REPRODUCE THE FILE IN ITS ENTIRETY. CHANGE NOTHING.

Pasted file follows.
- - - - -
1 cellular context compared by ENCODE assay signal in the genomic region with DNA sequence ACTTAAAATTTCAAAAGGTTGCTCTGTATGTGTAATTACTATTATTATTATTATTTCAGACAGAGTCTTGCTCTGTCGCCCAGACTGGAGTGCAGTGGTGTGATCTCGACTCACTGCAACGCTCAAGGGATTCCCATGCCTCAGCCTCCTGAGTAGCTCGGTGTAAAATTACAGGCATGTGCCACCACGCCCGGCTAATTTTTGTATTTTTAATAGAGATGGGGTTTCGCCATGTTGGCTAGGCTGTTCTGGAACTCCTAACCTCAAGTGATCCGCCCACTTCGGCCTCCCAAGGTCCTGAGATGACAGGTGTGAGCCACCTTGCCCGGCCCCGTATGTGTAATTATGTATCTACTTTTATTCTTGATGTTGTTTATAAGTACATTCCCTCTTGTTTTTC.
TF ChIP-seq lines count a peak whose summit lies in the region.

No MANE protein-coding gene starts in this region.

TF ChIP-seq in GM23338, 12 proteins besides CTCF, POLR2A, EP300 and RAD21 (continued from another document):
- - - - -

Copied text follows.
1 cellular context compared by ENCODE assay signal in the genomic region with DNA sequence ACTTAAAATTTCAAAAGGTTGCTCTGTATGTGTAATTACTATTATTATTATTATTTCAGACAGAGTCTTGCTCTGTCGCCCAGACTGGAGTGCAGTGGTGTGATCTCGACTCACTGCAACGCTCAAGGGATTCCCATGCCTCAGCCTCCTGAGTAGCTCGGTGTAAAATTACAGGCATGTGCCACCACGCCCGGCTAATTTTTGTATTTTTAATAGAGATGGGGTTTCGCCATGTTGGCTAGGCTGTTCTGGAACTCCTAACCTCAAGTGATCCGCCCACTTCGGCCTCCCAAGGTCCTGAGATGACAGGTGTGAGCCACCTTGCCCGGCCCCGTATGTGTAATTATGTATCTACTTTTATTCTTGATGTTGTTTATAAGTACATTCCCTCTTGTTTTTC.
TF ChIP-seq lines count a peak whose summit lies in the region.

No MANE protein-coding gene starts in this region.

TF ChIP-seq in GM23338, 12 proteins besides CTCF, POLR2A, EP300 and RAD21 (continued from another document):